Federal grand juries are some of the blackest boxes in the judicial system. Closed to the press, the public, and even attorneys for those who have been subpoenaed, the process is ripe for nefarious state use. For decades, federal grand juries have been used to investigate and intimidate activist communities — from the late-19th-century labor movements, to the Puerto Rican Independence Movement and black liberationists of the last century, to environmentalists, anarchists, and indigenous-rights fighters more recently.

“While the federal grand jury purports to be a simple mechanism for investigating criminal offenses, it can be — and historically has been — used by prosecutors to gather intelligence to which they are not entitled.”

Prosecutors and other authorities use grand juries to map out political affiliations while sowing paranoia and discord. It is hard to see the subpoenaing of Manning, who gave exhaustive testimony at her court-martial and took full personal responsibility for her leaks, as anything but punitive.

The consequences for grand jury resistance are serious. Individuals who refuse to cooperate can be held in civil contempt by a judge and imprisoned for up to 18 months, the length of the grand jury. It’s the sort of incarceration, like lengthy pretrial detentions, that give lie to the notion that our justice system runs on due process and just punishment. Facing no criminal charges, a witness should not, by law, be punitively imprisoned for refusal to comply. Yet that’s exactly how resisting a grand jury can play out.

Grand-jury resisters are jailed for contempt on the explicit grounds of coercion: If they agree to talk, they’re released; or if it can be evidenced that they will never talk and the coercive grounds for imprisonment are undermined, the jailing is shown to be purely punitive, and a judge can be compelled to order their release.

“While the federal grand jury purports to be a simple mechanism for investigating criminal offenses,” civil rights attorney Moira Meltzer-Cohen, who is representing Manning in her effort to quash the subpoena, told the Intercept, “it can be — and historically has been — used by prosecutors to gather intelligence to which they are not entitled, for example about lawful and constitutionally protected political activity.”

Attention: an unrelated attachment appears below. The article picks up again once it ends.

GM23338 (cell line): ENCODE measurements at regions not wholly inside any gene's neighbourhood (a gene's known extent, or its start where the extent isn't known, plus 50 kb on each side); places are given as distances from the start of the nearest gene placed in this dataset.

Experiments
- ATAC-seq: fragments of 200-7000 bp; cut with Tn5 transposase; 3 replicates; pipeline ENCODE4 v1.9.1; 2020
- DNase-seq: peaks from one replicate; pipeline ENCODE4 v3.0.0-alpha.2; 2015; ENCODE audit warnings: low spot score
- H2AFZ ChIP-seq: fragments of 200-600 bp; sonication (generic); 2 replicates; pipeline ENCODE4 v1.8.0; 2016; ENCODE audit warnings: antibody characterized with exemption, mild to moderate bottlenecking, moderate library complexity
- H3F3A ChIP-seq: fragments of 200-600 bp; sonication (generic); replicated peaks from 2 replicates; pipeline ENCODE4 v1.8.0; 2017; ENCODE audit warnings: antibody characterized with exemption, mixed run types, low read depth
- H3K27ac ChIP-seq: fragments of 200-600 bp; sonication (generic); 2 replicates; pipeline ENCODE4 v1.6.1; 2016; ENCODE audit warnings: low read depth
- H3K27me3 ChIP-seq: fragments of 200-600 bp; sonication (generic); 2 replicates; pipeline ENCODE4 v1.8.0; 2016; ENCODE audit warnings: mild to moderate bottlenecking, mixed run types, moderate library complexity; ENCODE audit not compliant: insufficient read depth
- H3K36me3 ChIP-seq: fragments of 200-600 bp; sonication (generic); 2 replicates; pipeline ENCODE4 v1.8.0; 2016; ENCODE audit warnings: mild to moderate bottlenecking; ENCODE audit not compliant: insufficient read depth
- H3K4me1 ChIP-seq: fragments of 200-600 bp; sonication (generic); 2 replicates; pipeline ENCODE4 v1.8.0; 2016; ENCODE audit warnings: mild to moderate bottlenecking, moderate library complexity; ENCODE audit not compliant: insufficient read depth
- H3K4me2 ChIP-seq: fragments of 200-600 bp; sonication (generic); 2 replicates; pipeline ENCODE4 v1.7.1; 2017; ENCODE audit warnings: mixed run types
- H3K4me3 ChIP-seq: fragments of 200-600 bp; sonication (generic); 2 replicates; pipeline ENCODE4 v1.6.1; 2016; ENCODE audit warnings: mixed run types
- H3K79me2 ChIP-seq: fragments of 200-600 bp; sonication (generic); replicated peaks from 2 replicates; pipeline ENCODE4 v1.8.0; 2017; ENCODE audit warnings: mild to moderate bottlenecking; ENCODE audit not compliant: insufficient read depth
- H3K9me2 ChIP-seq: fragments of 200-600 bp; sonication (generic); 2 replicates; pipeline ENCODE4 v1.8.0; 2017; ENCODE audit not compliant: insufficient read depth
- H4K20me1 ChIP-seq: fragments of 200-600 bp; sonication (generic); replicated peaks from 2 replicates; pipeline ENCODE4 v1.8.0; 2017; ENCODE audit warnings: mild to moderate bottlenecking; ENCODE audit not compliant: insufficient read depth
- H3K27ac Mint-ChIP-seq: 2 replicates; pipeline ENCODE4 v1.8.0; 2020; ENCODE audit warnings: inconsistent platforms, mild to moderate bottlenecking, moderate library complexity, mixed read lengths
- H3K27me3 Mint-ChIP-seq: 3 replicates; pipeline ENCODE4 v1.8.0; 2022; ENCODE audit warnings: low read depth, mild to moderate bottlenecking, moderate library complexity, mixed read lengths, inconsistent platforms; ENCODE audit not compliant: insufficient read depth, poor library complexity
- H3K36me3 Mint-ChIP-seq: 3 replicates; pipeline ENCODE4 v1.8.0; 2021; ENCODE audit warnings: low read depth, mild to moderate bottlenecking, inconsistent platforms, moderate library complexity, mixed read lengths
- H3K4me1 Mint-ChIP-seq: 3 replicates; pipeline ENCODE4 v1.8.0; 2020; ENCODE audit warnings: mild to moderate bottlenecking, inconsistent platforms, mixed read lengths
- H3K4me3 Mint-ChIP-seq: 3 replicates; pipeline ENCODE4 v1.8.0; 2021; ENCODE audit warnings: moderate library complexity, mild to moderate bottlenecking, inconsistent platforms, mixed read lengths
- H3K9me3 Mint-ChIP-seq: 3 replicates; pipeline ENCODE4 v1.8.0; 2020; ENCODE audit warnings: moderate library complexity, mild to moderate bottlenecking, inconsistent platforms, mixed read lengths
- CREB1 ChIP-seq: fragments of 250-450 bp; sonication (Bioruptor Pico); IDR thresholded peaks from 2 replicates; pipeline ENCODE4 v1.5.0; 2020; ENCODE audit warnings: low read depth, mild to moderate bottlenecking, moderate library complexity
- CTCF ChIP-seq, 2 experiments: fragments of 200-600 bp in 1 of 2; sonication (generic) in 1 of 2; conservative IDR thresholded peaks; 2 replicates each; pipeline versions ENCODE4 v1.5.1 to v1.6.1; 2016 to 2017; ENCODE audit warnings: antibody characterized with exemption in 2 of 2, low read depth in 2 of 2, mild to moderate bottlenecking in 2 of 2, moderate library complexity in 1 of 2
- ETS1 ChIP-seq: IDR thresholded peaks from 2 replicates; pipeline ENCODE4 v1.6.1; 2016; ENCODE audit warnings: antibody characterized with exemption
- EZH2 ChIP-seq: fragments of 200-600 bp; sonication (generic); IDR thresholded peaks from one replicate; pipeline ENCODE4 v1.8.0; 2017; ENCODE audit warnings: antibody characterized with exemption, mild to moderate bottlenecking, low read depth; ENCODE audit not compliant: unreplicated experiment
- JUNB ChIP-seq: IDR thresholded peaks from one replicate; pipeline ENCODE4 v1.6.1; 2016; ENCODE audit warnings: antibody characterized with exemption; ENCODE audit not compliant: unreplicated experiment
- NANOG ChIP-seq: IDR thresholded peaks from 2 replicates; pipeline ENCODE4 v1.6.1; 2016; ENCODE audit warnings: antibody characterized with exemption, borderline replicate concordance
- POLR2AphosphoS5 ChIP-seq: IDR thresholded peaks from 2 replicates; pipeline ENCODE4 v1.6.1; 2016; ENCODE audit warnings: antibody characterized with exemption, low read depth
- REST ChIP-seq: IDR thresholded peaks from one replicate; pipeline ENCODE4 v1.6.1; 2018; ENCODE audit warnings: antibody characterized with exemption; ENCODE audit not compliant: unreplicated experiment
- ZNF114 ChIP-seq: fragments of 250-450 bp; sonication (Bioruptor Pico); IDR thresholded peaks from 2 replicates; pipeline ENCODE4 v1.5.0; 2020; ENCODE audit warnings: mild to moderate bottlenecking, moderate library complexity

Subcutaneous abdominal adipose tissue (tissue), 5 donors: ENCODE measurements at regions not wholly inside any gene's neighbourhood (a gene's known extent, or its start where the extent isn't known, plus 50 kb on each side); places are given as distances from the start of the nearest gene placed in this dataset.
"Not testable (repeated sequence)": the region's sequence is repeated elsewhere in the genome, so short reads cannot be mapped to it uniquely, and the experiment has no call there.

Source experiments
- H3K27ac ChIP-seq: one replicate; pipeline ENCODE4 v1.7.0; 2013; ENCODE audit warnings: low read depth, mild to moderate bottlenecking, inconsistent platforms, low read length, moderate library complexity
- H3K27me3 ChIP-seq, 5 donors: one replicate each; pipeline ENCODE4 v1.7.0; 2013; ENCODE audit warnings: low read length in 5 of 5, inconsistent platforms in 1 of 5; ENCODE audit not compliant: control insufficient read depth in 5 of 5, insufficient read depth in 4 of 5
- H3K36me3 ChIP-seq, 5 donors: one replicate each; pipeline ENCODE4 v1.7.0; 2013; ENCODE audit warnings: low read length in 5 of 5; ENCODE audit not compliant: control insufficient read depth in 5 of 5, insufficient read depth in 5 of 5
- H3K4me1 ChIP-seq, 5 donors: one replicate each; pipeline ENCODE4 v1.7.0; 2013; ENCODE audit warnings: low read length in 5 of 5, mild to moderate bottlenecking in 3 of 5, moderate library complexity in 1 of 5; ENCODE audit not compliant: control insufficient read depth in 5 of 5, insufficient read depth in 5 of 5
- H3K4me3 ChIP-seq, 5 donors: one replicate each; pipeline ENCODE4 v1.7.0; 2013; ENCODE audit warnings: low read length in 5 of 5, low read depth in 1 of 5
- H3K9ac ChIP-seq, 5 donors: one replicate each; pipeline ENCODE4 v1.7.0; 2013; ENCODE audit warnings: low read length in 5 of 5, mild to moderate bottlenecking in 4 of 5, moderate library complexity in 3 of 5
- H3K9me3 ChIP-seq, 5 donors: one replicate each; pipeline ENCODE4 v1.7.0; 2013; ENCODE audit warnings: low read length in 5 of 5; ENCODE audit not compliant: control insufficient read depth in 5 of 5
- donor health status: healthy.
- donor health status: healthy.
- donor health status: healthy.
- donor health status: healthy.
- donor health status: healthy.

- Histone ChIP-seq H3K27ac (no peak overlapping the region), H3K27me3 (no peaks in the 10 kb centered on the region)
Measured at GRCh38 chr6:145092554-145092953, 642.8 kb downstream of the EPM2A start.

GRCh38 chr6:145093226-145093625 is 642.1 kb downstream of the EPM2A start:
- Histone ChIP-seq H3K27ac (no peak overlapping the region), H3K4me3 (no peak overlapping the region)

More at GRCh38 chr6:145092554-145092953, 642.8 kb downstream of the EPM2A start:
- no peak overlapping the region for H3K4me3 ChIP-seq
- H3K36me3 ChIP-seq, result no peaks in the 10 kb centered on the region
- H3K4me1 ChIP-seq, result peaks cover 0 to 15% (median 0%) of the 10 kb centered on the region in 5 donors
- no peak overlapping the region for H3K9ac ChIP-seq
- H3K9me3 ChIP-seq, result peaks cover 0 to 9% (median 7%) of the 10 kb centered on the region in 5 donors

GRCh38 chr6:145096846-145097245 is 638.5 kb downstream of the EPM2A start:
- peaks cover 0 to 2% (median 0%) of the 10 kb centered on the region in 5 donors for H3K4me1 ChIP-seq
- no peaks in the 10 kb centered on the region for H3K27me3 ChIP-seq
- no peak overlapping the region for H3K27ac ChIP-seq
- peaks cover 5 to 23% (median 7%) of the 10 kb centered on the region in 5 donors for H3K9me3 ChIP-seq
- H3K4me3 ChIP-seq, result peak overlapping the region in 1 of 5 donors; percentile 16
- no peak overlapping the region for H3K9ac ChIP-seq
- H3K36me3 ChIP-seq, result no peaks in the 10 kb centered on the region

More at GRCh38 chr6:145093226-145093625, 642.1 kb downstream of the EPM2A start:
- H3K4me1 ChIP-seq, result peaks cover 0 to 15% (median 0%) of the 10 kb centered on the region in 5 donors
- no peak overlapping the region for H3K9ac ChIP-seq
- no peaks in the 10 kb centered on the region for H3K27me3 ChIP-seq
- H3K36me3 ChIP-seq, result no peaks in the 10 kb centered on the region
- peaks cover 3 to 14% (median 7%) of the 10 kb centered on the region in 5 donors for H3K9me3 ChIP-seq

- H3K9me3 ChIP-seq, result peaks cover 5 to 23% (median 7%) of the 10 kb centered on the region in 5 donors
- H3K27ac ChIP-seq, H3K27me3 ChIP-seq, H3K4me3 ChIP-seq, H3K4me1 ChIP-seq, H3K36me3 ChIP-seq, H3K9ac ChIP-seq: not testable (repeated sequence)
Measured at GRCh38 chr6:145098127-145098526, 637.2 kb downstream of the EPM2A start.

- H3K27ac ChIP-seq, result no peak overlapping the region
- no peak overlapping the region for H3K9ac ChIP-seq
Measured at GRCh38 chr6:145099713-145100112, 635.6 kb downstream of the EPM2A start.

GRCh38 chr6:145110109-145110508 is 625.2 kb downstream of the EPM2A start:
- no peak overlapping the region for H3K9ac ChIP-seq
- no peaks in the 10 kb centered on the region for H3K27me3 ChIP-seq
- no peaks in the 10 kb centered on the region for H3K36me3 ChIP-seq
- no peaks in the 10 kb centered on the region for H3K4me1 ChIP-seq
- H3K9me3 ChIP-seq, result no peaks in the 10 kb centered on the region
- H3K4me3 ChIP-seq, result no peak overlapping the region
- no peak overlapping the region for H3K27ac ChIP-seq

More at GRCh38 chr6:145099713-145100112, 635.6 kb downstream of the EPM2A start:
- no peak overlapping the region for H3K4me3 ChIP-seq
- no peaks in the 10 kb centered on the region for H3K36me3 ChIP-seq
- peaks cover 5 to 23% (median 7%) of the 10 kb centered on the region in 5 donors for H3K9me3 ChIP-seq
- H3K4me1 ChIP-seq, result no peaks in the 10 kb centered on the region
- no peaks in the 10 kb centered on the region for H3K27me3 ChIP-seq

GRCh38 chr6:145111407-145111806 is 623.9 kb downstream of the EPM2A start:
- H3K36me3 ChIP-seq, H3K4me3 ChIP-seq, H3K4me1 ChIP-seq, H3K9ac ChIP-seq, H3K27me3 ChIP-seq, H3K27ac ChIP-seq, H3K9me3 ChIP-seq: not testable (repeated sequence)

There’s a grim irony, particularly in Manning’s case, that the purported purpose of a federal grand jury is to act as a safeguard from the improper motivations of government. We need not support Assange personally to understand that his prosecution for publishing Manning’s leaks would expose news organs who also published the documents — like the Guardian, The Washington Post, and The New York Times — to the same liability. The precedent that could be set for state repression of journalism is beyond troubling.

Manning’s challenge to the grand jury subpoena thus suggests that, as shown during her court martial, the whistleblower understands the monumental First Amendment issues at stake in the prosecution of those who would expose government wrongdoing.

“Chelsea gave voluminous testimony during her court martial. She has stood by the truth of her prior statements, and there is no legitimate purpose to having her rehash them before a hostile grand jury,” said Manning’s support committee, ChelseaResists, in a statement. “By employing these tactics against her, the government is using a roundabout method to further punish Chelsea for her past actions, adding to the seven years of trauma, imprisonment and torture she has already endured.”

The fact that it is Manning who must once again bear of the weight of the government against her, and risk more jail time, is a stinging injustice for an activist who has already endured so much for exposing vital and damning truths.